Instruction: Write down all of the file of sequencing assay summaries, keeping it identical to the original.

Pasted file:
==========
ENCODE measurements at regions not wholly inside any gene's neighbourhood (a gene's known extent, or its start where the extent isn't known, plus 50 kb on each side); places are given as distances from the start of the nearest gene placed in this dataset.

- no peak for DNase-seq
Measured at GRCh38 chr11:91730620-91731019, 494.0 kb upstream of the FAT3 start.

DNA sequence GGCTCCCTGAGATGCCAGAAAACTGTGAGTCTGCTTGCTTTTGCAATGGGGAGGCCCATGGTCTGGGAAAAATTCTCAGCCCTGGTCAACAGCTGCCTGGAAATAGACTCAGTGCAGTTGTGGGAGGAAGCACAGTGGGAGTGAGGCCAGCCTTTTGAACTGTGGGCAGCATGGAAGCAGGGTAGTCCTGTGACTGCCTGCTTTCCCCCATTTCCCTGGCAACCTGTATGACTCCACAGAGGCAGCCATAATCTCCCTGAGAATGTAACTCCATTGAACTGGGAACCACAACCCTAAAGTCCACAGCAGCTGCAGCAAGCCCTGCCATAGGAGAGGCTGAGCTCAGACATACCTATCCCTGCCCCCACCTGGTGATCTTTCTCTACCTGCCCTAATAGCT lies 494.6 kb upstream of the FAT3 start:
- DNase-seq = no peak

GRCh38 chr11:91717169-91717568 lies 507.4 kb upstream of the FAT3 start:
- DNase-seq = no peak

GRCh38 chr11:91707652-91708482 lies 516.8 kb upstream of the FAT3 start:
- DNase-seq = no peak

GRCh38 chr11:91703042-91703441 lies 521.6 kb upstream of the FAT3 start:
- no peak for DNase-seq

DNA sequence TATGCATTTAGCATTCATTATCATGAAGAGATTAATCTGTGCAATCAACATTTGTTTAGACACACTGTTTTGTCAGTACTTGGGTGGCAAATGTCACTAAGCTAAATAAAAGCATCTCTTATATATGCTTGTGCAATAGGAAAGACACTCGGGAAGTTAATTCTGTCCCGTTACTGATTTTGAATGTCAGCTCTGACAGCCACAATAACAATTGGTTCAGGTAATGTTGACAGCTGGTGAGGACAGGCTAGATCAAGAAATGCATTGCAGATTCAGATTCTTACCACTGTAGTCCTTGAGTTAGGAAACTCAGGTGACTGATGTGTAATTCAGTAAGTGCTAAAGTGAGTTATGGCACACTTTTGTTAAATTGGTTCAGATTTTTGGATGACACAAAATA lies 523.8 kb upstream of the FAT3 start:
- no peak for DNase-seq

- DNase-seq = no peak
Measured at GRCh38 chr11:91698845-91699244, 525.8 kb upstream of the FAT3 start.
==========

ENCODE measurements at regions not wholly inside any gene's neighbourhood (a gene's known extent, or its start where the extent isn't known, plus 50 kb on each side); places are given as distances from the start of the nearest gene placed in this dataset.

- no peak for DNase-seq
Measured at GRCh38 chr11:91730620-91731019, 494.0 kb upstream of the FAT3 start.

DNA sequence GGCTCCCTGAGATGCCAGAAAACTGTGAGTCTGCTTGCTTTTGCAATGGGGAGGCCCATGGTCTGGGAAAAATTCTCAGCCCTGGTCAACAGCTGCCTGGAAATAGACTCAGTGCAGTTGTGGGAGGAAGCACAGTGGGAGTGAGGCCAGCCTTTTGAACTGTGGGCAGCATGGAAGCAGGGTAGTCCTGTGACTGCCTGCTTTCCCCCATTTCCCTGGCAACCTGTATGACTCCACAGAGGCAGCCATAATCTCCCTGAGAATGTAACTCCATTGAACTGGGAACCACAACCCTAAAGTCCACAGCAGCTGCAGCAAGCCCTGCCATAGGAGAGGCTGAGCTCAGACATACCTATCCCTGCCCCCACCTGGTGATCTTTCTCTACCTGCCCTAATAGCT lies 494.6 kb upstream of the FAT3 start:
- DNase-seq = no peak

GRCh38 chr11:91717169-91717568 lies 507.4 kb upstream of the FAT3 start:
- DNase-seq = no peak

GRCh38 chr11:91707652-91708482 lies 516.8 kb upstream of the FAT3 start:
- DNase-seq = no peak

GRCh38 chr11:91703042-91703441 lies 521.6 kb upstream of the FAT3 start:
- no peak for DNase-seq

DNA sequence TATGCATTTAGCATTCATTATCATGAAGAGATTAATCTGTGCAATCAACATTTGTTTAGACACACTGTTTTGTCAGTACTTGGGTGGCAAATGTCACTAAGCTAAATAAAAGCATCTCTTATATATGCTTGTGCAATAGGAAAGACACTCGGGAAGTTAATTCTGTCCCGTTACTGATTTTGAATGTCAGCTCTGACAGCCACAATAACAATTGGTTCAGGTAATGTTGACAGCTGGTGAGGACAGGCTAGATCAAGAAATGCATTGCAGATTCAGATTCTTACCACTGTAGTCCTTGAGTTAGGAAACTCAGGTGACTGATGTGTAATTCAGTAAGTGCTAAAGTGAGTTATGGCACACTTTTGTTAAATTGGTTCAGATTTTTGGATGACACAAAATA lies 523.8 kb upstream of the FAT3 start:
- no peak for DNase-seq

- DNase-seq = no peak
Measured at GRCh38 chr11:91698845-91699244, 525.8 kb upstream of the FAT3 start.